Among the most aesthetically appealing sights of the island are the vast congregations of wildlife, particularly penguins, on suitable parts of the coastal terrace, especially during breeding seasons.
During the breeding season on suitable beaches elephant seals also form impressive colonies. Four species of albatross nest on steep and rugged cliffs, both on the main island and on nearby Bishop and Clerk Islands.
The terrestrial area of Macquarie Island is a State Reserve with protection extending to low water mark. The marine values are protected by the Macquarie Island Marine Park declared by the Commonwealth on 28 October 1999. The primary purpose of the marine park is to protect the conservation values of the region from human disturbance. The marine park contains the world's largest marine highly protected zone, covering more than 16 million hectares.
Sealers discovered the island in 1810 and inhabited it periodically throughout the 19th century, exterminating the fur seals and greatly reducing the elephant seal population. In 1870, gangs came to exploit the king and royal penguin populations for oil, eliminating the former. The original elephant seal population of about 100,000 animals was reduced by 70% as a result of these operations. The visitors also brought exotic mammals and caused the extermination of two endemic subspecies of land birds.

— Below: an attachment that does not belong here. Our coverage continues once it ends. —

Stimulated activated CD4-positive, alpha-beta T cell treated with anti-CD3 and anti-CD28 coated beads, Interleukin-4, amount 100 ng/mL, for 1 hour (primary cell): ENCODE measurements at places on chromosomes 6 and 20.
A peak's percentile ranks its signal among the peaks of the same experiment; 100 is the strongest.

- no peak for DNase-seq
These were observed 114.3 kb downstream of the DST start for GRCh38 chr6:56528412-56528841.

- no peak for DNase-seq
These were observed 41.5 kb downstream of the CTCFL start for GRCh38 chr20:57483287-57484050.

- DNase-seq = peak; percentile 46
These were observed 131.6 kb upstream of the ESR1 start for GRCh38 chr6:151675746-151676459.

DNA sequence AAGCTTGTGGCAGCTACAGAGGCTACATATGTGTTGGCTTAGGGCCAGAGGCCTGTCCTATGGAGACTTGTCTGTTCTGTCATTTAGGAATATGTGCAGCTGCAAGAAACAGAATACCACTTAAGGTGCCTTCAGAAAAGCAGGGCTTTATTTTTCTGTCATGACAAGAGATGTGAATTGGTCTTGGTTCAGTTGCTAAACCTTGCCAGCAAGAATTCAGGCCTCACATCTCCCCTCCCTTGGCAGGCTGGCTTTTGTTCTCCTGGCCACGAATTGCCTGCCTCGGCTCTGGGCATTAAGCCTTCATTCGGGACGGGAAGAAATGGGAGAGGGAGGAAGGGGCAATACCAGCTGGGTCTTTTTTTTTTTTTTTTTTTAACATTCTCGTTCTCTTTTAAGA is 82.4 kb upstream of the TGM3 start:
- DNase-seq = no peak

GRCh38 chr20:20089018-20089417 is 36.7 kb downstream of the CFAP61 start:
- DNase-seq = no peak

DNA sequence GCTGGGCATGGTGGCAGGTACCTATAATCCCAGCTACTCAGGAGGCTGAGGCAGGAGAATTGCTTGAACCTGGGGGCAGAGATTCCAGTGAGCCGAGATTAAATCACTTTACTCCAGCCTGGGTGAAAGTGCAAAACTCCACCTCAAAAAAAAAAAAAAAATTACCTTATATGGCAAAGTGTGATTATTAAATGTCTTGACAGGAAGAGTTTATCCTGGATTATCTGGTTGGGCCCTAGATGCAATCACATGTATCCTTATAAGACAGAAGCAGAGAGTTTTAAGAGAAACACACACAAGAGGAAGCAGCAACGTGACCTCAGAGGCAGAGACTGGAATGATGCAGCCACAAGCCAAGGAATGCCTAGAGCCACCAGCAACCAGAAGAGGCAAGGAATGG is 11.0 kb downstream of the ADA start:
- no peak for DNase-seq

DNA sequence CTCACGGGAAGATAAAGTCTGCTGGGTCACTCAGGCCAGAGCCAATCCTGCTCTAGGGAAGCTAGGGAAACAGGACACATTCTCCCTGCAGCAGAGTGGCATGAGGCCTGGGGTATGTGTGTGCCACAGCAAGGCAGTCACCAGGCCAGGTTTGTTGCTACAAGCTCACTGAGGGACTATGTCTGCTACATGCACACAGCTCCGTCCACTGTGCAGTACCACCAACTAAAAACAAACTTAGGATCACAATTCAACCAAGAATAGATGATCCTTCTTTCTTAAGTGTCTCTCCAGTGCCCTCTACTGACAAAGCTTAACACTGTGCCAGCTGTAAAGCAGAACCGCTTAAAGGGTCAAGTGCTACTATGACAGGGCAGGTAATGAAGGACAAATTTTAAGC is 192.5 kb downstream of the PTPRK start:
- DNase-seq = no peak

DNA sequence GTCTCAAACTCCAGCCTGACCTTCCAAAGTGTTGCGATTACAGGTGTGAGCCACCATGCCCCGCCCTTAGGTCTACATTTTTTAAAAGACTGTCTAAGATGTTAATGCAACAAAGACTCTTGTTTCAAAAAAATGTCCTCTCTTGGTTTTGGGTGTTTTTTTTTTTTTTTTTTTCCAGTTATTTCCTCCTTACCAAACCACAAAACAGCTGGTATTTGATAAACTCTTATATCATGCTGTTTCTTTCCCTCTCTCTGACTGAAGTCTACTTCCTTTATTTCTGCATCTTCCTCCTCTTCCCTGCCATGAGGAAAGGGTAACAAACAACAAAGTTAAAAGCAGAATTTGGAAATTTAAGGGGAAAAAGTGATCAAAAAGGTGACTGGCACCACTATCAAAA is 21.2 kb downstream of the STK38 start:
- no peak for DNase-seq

There are no permanent human inhabitants on Macquarie Island although the Australian Antarctic Division station is occupied all year round. The only access to the island is by sea and there are no harbors or landing facilities, so ship-traffic in the area is minimal. Source: UNESCO/CLT/WHC